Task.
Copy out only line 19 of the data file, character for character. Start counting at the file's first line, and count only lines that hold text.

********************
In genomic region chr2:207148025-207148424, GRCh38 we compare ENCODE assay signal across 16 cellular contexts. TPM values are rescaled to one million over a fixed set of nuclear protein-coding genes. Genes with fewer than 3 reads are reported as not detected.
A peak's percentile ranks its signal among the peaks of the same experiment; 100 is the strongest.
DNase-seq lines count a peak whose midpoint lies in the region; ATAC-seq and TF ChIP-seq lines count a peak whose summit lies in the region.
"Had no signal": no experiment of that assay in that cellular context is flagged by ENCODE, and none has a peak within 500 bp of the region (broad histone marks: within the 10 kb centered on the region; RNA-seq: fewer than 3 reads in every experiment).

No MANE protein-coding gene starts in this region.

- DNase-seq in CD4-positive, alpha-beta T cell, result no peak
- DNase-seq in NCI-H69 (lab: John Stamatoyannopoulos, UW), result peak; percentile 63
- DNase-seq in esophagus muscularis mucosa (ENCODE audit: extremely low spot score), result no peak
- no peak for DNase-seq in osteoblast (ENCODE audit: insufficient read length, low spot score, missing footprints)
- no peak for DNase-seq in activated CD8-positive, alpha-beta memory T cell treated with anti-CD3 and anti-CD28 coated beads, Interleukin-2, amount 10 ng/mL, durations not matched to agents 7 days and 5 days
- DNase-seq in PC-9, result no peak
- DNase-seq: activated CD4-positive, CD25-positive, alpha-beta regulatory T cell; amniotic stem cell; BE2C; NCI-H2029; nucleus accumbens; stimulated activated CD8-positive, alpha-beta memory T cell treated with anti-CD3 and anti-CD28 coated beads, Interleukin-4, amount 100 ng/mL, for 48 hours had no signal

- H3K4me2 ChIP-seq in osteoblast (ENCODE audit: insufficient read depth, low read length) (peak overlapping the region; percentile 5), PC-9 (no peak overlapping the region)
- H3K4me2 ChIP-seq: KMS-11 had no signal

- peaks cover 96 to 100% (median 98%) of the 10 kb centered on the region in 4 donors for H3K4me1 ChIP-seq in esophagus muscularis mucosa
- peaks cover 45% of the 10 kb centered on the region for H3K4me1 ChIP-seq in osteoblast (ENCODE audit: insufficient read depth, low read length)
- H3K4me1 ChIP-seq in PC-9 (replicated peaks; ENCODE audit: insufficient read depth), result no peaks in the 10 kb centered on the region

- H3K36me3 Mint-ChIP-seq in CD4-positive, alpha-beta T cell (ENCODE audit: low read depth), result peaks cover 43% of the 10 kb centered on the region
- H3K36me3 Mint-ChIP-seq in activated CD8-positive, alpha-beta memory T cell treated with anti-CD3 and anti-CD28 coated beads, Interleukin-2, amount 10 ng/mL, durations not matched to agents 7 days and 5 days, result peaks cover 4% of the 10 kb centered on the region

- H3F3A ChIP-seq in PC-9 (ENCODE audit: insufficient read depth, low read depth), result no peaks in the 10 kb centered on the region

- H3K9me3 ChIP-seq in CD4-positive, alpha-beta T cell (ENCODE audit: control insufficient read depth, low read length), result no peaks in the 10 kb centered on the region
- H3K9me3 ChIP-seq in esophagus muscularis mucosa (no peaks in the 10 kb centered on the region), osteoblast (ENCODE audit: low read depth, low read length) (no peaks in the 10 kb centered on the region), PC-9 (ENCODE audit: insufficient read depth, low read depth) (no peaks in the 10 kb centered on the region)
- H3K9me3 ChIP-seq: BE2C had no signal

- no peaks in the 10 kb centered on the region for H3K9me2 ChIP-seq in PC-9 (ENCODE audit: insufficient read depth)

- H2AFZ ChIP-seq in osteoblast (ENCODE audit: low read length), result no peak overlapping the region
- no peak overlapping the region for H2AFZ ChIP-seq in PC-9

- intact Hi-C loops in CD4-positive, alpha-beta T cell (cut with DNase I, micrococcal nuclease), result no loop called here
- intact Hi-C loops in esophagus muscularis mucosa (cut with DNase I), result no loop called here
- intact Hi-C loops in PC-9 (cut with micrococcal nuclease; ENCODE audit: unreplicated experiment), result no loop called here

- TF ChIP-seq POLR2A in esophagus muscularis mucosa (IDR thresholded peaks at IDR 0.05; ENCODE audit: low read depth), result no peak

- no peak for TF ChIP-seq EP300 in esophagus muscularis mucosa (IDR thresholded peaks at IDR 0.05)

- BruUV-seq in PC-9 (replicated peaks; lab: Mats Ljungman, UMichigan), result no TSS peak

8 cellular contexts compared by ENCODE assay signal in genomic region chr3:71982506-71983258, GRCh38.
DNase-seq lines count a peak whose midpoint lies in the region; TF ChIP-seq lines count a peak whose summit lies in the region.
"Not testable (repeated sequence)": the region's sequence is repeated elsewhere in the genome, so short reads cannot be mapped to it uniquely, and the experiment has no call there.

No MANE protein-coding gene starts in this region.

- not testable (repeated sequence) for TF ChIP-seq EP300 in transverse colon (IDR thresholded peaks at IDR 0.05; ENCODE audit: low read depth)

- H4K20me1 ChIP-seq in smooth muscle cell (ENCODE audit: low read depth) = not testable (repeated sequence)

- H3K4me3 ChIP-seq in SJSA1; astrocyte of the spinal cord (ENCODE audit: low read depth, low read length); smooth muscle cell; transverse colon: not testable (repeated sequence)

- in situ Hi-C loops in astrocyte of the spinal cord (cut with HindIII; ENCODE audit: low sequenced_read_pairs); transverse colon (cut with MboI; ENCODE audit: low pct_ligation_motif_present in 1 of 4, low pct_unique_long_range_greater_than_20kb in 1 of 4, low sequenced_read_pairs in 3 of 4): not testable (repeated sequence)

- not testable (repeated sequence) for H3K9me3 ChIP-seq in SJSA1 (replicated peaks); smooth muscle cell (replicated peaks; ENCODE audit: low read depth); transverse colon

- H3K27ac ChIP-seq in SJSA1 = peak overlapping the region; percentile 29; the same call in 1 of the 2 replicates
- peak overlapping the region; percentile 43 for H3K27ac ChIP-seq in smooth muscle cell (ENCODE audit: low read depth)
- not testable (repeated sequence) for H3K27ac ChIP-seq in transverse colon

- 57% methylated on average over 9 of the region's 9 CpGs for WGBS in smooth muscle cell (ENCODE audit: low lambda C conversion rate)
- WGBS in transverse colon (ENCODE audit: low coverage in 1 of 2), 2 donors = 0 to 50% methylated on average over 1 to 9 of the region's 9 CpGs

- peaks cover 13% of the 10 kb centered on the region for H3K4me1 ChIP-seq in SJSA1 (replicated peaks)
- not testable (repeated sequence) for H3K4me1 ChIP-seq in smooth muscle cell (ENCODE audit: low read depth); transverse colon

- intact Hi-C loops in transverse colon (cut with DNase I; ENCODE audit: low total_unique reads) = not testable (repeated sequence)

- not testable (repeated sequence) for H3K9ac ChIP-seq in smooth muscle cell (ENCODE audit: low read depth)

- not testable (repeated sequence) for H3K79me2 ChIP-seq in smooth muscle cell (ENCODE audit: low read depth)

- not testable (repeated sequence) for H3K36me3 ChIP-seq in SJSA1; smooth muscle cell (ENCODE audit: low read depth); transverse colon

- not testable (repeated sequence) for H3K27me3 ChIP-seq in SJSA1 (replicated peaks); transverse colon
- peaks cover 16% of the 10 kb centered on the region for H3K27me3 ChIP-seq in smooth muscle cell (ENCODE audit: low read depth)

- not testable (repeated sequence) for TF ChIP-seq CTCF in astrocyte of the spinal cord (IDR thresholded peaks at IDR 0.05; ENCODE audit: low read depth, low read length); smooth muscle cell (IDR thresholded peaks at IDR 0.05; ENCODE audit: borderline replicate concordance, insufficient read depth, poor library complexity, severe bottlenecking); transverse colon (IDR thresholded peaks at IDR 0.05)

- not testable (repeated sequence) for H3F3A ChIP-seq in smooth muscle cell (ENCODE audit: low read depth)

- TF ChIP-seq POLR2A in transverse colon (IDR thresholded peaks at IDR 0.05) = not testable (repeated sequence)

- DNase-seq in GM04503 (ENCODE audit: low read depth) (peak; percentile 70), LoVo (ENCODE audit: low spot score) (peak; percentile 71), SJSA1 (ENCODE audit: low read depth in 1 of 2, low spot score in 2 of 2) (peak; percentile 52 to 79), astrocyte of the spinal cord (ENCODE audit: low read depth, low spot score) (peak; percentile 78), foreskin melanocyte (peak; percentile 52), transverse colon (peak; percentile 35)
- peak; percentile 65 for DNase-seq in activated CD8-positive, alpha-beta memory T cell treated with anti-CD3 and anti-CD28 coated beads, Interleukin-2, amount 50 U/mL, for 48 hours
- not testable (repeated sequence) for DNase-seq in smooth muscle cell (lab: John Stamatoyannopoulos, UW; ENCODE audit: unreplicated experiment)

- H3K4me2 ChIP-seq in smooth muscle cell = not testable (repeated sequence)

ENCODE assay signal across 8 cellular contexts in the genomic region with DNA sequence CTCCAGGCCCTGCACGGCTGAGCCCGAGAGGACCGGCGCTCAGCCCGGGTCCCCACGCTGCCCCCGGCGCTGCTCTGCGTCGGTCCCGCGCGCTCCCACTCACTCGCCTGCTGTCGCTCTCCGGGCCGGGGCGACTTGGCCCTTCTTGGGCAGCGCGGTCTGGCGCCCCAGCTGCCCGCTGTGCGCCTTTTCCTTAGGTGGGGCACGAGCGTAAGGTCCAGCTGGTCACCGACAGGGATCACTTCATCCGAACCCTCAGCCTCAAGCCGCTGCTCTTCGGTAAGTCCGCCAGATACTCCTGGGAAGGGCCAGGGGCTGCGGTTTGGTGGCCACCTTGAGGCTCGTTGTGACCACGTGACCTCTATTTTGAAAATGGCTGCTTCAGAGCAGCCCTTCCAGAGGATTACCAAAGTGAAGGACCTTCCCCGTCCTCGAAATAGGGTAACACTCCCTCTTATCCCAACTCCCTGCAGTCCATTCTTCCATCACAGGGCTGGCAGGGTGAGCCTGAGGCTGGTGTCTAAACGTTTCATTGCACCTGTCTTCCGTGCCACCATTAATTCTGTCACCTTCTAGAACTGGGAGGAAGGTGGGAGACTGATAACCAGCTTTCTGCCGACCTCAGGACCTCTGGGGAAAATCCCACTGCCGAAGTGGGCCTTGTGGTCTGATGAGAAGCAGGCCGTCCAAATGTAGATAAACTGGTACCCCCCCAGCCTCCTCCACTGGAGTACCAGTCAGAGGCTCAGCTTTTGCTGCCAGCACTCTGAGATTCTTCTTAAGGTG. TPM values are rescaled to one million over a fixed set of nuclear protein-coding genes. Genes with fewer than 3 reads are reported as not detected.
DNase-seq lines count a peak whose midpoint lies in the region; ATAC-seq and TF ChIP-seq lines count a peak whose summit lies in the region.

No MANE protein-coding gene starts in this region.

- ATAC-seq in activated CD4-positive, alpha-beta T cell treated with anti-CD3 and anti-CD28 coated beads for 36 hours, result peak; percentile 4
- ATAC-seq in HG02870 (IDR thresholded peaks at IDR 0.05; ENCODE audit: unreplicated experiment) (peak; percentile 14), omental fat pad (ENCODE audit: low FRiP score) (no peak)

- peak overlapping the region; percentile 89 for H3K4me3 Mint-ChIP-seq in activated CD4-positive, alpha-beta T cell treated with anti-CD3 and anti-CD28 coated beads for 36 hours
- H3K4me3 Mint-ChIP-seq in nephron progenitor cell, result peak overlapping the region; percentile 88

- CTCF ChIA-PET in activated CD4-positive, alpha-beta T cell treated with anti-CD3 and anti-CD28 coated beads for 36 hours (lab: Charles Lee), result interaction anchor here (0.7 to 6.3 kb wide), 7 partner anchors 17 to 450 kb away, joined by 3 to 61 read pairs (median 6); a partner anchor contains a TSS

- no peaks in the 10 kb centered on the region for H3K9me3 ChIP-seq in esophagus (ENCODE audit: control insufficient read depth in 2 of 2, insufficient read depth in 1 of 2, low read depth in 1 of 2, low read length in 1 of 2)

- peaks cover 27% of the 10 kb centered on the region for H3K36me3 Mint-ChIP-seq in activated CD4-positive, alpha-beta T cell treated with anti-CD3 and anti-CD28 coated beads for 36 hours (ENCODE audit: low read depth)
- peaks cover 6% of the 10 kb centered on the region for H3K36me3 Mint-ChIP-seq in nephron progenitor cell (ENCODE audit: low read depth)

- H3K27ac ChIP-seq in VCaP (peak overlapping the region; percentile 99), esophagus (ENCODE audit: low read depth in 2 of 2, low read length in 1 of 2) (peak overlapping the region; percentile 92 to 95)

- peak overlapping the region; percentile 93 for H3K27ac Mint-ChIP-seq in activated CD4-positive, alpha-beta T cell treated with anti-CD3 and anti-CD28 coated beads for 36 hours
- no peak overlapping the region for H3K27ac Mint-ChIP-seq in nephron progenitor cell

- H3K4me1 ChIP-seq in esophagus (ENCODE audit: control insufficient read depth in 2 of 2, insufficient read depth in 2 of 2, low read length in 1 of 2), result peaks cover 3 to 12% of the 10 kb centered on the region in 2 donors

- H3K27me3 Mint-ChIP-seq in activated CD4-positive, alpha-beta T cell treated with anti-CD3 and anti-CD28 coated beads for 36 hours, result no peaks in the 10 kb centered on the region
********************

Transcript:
- H3K36me3 Mint-ChIP-seq in activated CD8-positive, alpha-beta memory T cell treated with anti-CD3 and anti-CD28 coated beads, Interleukin-2, amount 10 ng/mL, durations not matched to agents 7 days and 5 days, result peaks cover 4% of the 10 kb centered on the region